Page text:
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Is the Indian Education System Collapsing?

Over the past 5 years or so, around 40% seats in engineering colleges have remained unoccupied.  In 2016-17, of the 1,38,000 seats in engineering colleges, despite heavy cuts in the number of seats, over 56,000, that is, 41%  saw no takers. Many analysts believe that this situation is indeed a grim indication of the end of the last obscure vestige of Indian Education System.
In Maharashtra, the demand for technical courses that include engineering, diploma, pharmacy and architecture among others, has remained disfavoured across the whole state. It recorded a vacancy of more than 44% in technical courses in 2017. Of this, diploma remained the least opted course – less than half of the 1,42,000 seats were occupied. Vacancy conditions in private and unaided engineering colleges across the state are more sickening. The number of students seeking admission to engineering courses continues to decrease which reveals the diminishing motivation levels among engineering aspirants.
In view of vacancies in existing engineering colleges and polytechnic institutes, the state government has requested the AICTE not to approve new colleges this year.
In Orissa, citing the same reason (rising number of vacant seats in engineering colleges), private engineering college managements have been pressing the state government for permission to conduct entrance examination on their own to management seats.
Finally, Dr Anil Sahasrabudhe, the chief of All-India Council for Technical Education (AICTE), under whose approval the engineering colleges exist, has stated the obvious. His concerns can be, in fact, construed as statements of AICTE's failures. He recently told media his observations:

-students start developing an inferiority complex and a positive intervention for these students is necessary in the first few weeks so that they don’t feel left out.
-respect for each other’s views is missing
-no initial camaraderie and respect between students,
-students don't allow each other to have different views and do not co-exist in peace
-a lot of unrest and clashes among students. Dr Anil Sahasrabudhe did not use the word ‘bullying’.
-no interaction between teachers and students, to enable healthy exchange of ideas between the two
-no level playing field and that’s what these orientation workshops would do.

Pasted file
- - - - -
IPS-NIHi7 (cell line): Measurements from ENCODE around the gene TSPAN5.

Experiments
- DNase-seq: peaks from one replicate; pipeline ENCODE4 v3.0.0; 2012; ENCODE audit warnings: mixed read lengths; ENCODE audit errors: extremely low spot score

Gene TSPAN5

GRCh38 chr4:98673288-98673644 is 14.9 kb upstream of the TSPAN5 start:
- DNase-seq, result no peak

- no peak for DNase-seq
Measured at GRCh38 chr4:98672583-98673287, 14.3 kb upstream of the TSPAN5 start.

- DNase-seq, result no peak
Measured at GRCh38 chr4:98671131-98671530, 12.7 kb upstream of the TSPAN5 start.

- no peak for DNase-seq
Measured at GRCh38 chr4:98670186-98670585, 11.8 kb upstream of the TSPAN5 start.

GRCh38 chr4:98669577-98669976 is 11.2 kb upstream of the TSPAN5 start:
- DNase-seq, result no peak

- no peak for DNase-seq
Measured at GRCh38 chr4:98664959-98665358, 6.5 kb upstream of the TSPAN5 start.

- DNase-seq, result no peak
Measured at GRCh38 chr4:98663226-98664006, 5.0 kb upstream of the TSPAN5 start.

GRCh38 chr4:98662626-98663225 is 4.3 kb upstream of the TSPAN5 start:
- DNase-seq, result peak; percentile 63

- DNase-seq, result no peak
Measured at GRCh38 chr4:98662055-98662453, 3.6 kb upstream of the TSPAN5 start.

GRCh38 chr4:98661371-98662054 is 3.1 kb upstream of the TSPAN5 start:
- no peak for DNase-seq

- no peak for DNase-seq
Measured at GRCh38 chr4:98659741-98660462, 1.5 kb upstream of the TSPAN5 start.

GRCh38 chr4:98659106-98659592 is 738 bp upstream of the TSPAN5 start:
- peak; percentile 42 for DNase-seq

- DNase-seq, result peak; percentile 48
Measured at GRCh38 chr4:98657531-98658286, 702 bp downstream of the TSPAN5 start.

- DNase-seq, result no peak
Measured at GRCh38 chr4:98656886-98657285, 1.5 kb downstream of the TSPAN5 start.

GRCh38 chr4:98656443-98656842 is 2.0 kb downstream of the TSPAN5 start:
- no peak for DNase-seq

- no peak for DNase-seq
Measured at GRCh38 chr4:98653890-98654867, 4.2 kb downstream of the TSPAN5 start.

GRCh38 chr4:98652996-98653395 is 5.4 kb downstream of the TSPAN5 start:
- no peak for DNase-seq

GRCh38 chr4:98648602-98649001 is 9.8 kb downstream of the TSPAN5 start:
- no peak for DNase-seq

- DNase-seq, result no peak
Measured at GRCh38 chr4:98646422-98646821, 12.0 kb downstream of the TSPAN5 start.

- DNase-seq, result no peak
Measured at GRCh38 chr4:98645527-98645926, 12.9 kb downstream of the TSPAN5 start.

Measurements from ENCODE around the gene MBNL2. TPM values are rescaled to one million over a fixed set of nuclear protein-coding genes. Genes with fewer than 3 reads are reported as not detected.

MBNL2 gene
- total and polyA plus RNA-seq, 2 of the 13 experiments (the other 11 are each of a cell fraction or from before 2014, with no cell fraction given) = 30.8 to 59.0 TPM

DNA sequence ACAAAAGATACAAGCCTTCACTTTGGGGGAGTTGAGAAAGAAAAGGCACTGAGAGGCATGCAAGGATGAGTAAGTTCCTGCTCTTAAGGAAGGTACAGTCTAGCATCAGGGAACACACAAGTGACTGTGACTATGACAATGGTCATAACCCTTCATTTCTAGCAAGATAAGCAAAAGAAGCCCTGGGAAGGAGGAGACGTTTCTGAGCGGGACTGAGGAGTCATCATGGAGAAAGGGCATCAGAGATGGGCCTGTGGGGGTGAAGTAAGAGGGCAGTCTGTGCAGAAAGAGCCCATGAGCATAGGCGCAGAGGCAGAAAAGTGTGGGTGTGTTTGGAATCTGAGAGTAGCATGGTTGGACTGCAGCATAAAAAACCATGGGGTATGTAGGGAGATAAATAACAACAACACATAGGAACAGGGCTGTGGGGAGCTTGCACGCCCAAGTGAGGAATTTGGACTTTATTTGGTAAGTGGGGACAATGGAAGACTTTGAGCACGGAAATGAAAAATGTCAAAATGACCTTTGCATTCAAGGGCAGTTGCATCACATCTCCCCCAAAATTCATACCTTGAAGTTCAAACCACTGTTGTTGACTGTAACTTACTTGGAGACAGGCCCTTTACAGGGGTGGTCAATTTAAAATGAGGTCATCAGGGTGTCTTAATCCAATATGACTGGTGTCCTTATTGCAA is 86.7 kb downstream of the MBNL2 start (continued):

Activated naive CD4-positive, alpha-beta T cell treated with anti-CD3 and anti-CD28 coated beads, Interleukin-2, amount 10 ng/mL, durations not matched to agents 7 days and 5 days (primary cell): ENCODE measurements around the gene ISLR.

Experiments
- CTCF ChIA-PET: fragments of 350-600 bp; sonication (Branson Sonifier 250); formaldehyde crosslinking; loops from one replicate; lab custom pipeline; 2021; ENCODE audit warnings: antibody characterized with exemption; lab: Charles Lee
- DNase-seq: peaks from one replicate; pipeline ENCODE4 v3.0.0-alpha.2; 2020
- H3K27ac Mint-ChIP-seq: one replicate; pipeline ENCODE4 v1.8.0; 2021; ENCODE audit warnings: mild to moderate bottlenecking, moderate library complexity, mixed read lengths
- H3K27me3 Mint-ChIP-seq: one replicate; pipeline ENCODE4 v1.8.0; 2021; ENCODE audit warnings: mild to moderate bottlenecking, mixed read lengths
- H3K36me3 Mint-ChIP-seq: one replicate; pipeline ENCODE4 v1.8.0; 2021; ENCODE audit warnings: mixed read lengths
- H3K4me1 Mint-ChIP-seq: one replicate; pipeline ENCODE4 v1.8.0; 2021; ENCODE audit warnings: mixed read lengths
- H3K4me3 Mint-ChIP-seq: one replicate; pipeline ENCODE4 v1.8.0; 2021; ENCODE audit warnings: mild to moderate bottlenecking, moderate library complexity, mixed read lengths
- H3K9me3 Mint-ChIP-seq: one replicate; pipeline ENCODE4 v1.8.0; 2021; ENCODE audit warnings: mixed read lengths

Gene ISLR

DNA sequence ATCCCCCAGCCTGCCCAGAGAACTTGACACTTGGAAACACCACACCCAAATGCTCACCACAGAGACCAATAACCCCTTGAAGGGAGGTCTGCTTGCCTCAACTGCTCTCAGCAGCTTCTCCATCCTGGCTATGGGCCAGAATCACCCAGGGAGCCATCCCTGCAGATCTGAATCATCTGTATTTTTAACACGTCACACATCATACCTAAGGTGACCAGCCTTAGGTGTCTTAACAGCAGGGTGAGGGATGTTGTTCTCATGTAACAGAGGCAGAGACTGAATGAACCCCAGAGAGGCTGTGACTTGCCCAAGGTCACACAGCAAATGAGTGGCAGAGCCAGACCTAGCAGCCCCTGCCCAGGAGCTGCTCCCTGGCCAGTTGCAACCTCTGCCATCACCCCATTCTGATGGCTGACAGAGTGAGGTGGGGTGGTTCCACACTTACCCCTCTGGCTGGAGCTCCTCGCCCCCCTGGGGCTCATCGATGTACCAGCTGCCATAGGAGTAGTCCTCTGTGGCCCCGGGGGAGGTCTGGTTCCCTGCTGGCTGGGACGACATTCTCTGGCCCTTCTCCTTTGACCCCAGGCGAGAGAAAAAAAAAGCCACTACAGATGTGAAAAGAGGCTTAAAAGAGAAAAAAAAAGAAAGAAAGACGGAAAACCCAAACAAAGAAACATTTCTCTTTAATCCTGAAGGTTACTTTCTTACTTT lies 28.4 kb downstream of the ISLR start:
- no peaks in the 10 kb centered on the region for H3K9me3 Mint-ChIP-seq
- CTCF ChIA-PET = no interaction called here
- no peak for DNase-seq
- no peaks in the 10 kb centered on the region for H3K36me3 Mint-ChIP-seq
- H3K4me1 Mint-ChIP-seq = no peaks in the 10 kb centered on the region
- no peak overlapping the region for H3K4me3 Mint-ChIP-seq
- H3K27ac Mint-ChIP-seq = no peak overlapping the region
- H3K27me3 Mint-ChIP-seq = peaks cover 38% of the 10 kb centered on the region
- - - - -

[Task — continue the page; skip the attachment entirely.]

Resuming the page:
There can not be a better definition of 'collapse' as described here and observed by none other than
Dr Anil Sahasrabudhe.
The reasons for all these ills, as elaborated further by the AICTE chief are:

-The current engineering syllabus has become very old. That’s why changes have been made in the syllabus.
-The students come from diverse backgrounds; many of them come from rural areas and may not be well-versed in English, even though they are bright students.
So, as a remedy, Dr Anil Sahasrabudhe and his team decided to introduce a new syllabus thereby effectively rendering the earlier procedures ridiculous. (Read : New curriculum)

But, as is evident, his approach to the solution is sickeningly misplaced. The cause and effect analysis is appallingly wide of the mark. While the present state of affairs clearly proves that education system has failed miserably, Dr Anil Sahasrabudhe should first own the responsibility. He should then describe what he means by ‘level playing field’, ‘camaraderie’. Can he explain how it would be possibly logical for any two such students to stay friends in a classroom: one who has been scoring less than 50% grades and getting selected everywhere and one who has been scoring more than 70% grades and getting overlooked?

Now, when the studies of Vedas and the Indian Constitution will commence, then both the students and the college staff will gain more insights into attributes of the reservation system, hopefully. 
Dr Anil Sahasrabudhe knows very well that when merit is compromised in the pretext of reservations, which is presently 50%, even God can't help anybody getting tuned to the needs of the industry, society and the Nation.